Methods and Results: Our work examines how MTA impacts Salmonella on two fronts. First, we study how the molecule affects S. Typhimurium virulence from the perspective of the microbe. In order to study how MTA impacts virulence in murine models of infection, we generated a genetic mutant (ΔmetJ S. Typhimurium) that has constitutively high endogenous MTA production. This mutant has attenuated fitness in the murine gut, in line with our observation that MTA results in reduced SPI-1 secretion, motility, and host cell invasion in vitro. Surprisingly, however, we find that this reduction in fitness
is not dependent on SPI-1 or flagella, as loss of either pathway does not result in reduced sensitivity to MTA. Further, we find that the ΔmetJ mutant also has reduced fitness in intraperitoneal models of infection, where SPI-1 and flagella are thought to be largely off. Therefore, additional virulence machinery must be regulated by MTA. To identify additional pathways regulated by MTA, we have performed RNA-seq on WT and ΔmetJ S. Typhimurium grown under SPI-1 and SPI- 2 inducing conditions. Our future work will examine how MTA is directly sensed by the bacterial cell, and how this sensing leads to changes in gene expression.
The second focus of our work is to study how the host environment regulates MTA during Salmonella infection, and how this environment can be manipulated to improve infection outcomes. We have previously shown that MTA is released from lymphatic organs into plasma during infection, but were interested in examining MTA concentrations at the original site of infection, the gut. Our data show that MTA is found in high abundance in the gut, supporting our hypothesis that MTA is able to serve as a cross-kingdom signal during infection. Further, we find that MTA abundance is regulated by microbiota,
as germ-free animals have significantly elevated concentrations compared to conventional mice. This demonstrates a role for microbiota in regulating bioavailable MTA and suggests that microbial-regulation of MTA concentrations may help to either 1) target Salmonella virulence factor deployment or 2) contribute to the differential capacity for microbiota to provide colonization resistance against Salmonella infection. Our current work focuses on studying how MTA concentrations change along the gut, as well as how concentrations change during S. Typhimurium infection.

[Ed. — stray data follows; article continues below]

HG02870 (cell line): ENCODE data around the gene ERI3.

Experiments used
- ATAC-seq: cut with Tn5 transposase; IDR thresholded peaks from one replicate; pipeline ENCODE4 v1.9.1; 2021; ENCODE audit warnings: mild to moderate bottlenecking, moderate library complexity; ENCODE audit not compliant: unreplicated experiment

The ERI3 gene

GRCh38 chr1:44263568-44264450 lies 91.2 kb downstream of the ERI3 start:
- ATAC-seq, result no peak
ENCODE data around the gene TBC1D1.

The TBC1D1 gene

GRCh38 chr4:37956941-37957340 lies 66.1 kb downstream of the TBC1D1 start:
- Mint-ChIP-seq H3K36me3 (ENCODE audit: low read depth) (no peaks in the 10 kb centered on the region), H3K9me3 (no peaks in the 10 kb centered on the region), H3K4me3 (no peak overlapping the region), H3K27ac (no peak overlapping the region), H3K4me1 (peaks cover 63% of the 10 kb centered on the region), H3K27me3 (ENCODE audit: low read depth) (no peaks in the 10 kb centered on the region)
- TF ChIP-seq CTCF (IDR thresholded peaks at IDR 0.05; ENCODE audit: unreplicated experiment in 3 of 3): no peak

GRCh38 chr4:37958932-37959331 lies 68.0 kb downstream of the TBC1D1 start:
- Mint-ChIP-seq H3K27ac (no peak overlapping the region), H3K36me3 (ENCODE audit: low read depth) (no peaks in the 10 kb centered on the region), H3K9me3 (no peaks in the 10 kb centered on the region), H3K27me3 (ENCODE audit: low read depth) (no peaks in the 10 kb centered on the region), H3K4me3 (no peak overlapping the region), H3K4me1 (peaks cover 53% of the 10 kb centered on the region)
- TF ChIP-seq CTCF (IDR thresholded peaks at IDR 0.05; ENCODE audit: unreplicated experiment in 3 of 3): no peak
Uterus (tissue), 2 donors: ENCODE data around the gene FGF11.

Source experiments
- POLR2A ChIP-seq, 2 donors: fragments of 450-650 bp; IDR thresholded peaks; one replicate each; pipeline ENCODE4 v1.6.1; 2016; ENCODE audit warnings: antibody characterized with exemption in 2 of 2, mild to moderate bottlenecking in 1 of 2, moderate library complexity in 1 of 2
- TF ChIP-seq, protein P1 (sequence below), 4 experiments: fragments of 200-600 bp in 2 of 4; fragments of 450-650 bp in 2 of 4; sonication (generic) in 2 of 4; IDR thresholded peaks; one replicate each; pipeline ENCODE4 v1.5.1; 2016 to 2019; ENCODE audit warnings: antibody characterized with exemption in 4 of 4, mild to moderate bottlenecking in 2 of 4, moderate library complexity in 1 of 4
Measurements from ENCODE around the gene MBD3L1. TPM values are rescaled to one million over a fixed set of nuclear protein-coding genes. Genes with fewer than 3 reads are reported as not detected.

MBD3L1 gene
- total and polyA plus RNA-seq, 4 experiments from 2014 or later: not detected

Conclusions: These data greatly expand our previous finding that MTA suppresses S. Typhimurium virulence. We find that MTA is dynamically regulated in the murine gut by microbiota, and provide evidence that concentrations likely reach levels that enable the molecule to serve as a cross-kingdom signal in the mouse ileum. Our future studies will focus on expanding our understanding of this novel example host-microbe communication in the gut, and will provide mechanistic insight into how MTA is able to suppress virulence gene expression in S. Typhimurium.


Name:  Jia Wen
Lab:  Rawls
Conference: FASEB “The Gastrointestinal Tract XVII Conference: Integrated Biology of the GI Super-Organ”
Date:  July 28- August 2, 2019
Location:  Steamboats Springs, Colorado
Purpose:  Poster presentation

Genetic analysis of ileal identity in the zebrafish intestine

The intestinal tract is regionalized along the cephalocaudal axis to coordinate region specific functions for efficient nutrient assimilation. The ileum is the only region of the small intestine that actively absorbs bile salts, amphipathic molecules that serve as lipid emulsifiers and signaling molecules regulating metabolism. Disruption of ileal function can cause malnutrition and intestinal failure. The molecular mechanisms determining ileal regional functions, however, remain largely unknown. We recently found that the cephalocaudal regionality of the intestine is conserved between fishes and mammals and
identified a region of zebrafish intestine with orthologous gene expression to the mouse ileum. Many of the conserved markers found in the zebrafish ileum-like region are targets of the bile salt activated transcription factor Farnesoid X receptor (Fxr/NR1H4). To test if Fxr contributes to ileal identity, we generated fxr mutant zebrafish that exhibited reduced expression of conserved ileal markers including fabp6. Using a ileal transgenic reporter zebrafish fabp6:GFP, we observed a complete loss of the GFP-labelled ileal region upon fxr disruption, suggesting that Fxr is required to maintain normal ileal identity. To evaluate if the Fxr ligand bile salt is necessary for the regulatory impacts of Fxr, we utilized